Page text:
Dove’s (1997) typology describes a 7-step basic plot for detective fiction: problem, first solution, complication, period of gloom, dawning light, solution, explanation.

 1.The Problem in The Bone Vault is the discovery of a miraculously preserved woman’s body in an Egyptian sarcophagus at the Metropolitan Museum of Art. The victim was a South African woman in her 20’s, a medieval art scholar employed by the Met who apparently died from arsenic poisoning.

2.The first solution leads the reader to suspect the French Met Director Thibodaux of the murder, inferring it was to conceal an affair. The Director initially claims ignorance of the victim’s identity, though he had worked with her in Paris and at the Met. He abruptly resigns his position and presents a lame explanation for why the victim was wearing his dead wife’s cashmere sweater.

3. The Complication is introduced when the victim’s friend and museum colleague Clem discloses that the two women were on a secret mission to reclaim human Inuit bones awarded to the museum by plundering European explorers.   

4. The Period of Gloom occurs when the detectives go down many literal dead ends (secret corridors and vaults at the museums) and figurative dead ends as they interview a parade of employees at the Met and its exhibit partner, the Museum of Natural History. There are long tedious sequences and the detectives are about to be freezed out of access to the museum.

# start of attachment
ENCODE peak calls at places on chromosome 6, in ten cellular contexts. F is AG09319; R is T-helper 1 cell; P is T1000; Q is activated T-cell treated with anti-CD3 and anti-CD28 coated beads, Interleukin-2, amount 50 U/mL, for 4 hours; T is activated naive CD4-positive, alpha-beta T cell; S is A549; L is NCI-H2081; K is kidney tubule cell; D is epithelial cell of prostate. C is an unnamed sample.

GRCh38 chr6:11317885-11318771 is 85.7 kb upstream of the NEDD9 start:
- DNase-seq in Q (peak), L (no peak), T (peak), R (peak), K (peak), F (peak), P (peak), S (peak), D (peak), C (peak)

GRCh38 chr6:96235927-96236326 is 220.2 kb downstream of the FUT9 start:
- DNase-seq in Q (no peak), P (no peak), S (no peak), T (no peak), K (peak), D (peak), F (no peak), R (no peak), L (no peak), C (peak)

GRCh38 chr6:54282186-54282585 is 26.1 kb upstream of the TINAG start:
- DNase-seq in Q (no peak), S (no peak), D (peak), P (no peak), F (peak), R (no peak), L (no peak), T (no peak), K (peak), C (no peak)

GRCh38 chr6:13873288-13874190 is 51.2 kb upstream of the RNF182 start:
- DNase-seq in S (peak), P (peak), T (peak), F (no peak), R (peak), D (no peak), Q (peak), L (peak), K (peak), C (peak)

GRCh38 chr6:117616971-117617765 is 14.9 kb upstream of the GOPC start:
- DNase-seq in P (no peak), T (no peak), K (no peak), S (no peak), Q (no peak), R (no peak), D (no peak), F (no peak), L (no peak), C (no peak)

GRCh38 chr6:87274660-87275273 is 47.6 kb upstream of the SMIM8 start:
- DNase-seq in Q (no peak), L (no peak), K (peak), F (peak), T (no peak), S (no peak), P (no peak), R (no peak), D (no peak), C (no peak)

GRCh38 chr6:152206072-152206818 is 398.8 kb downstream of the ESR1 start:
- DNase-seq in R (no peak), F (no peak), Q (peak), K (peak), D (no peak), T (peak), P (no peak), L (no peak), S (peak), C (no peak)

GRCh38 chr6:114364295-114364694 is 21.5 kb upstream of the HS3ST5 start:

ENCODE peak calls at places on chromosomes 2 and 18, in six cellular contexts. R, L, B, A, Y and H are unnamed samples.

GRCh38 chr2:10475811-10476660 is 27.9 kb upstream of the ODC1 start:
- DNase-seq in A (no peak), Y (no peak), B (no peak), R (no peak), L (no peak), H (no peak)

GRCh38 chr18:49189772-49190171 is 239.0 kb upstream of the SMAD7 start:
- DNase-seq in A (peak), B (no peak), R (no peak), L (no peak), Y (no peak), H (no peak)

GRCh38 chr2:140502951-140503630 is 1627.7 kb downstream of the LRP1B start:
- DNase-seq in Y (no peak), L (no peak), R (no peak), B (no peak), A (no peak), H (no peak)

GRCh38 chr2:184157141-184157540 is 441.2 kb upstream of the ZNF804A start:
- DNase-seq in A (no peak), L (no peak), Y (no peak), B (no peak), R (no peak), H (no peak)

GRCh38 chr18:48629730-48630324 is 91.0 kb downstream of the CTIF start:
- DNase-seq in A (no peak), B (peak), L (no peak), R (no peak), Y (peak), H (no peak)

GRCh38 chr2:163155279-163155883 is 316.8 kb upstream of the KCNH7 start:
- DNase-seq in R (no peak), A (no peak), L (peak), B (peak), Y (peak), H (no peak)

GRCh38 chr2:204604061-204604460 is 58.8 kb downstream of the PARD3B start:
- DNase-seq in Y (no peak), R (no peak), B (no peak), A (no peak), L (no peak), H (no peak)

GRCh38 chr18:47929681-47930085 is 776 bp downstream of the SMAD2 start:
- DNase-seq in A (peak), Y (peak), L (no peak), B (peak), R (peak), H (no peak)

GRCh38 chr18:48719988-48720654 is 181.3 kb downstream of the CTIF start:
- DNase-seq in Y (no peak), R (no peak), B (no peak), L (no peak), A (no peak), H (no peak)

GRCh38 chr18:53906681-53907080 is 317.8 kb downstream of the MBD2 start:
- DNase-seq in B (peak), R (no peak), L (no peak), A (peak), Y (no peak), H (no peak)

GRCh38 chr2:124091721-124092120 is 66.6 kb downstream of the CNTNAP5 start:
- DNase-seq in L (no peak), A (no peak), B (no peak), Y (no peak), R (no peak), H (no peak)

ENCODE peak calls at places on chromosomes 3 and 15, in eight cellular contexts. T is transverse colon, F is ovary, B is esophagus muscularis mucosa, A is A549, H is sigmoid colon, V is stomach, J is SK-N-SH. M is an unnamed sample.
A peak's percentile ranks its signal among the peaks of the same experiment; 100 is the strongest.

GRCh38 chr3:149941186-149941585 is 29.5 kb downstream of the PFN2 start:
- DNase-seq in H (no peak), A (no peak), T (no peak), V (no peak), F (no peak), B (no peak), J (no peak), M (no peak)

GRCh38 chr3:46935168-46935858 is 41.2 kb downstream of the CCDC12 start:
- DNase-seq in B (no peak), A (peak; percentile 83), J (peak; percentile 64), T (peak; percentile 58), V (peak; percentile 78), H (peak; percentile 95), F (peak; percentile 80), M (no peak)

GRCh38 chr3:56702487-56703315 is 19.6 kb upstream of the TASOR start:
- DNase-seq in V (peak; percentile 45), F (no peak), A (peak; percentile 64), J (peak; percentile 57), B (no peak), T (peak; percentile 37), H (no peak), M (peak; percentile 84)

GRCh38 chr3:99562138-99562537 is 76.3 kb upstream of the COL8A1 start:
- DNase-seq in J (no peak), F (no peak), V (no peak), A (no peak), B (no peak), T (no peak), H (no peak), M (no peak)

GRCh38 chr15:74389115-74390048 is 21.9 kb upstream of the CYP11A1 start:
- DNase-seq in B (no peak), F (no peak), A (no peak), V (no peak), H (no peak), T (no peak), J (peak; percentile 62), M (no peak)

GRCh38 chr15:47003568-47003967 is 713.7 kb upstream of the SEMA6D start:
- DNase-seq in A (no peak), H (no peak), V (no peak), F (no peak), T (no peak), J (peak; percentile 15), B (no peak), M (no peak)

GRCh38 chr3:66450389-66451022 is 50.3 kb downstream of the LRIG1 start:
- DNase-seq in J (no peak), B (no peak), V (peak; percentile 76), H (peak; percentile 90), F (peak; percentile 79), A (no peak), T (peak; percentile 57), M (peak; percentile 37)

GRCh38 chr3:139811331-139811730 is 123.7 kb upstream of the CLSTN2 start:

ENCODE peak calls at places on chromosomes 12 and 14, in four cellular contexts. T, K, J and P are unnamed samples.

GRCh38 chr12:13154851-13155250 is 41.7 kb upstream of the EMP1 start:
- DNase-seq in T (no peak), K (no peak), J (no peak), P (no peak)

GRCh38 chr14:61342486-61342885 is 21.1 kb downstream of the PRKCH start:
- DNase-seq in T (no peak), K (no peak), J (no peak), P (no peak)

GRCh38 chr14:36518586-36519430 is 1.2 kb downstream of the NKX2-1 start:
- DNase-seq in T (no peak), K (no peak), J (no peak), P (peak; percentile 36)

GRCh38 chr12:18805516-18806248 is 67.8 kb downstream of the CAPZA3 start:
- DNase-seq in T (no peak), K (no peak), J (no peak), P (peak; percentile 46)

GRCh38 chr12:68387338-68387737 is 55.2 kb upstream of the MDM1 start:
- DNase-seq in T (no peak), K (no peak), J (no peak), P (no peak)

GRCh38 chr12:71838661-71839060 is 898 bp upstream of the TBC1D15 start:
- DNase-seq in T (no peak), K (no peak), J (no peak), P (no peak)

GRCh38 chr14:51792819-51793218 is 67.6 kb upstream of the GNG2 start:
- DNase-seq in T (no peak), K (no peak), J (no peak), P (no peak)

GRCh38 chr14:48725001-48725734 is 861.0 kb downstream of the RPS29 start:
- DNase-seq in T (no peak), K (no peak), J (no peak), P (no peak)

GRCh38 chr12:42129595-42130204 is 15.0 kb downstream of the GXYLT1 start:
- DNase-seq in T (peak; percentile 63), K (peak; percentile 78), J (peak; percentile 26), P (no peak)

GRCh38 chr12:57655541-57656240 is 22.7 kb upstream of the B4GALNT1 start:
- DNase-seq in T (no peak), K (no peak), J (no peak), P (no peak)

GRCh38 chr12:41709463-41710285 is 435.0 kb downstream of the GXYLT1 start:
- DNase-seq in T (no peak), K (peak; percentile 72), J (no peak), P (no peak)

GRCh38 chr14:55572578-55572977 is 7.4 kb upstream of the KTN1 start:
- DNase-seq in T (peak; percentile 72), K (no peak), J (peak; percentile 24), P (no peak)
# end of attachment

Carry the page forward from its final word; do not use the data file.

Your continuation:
5. Dawning Light occurs when they use Clem as bait at the Met to flush out the killer. When Clem disappears, the detectives realize she’s been kidnapped by the killer.

6. Solution Coop’s sidekick Chapman is the one who identifies the murderer as museum curator Poste or Van de Poste : the South African son of one of the infamous bone-snatching explorers.). 

7. Explanation The sketchy explanation is that the victim was being slowly poisoned by Poste to force her to abandon her pursuit of the human bones and return to South Africa. When Katrina discovers humiliating details about the explorer in a diary, Van de Poste kills and stuffs her in a Met sarcophagus (details unspecified).  

There is an ironic connection between the first puzzle and the focal mystery, It is revealed that Met Director Thibodaux resigned because he illegally procured museum artifacts, relying on unscrupulous black market traders. His behavior mirrors Van de Poste’s reprehensible treatment of native artifacts and their sacred remains.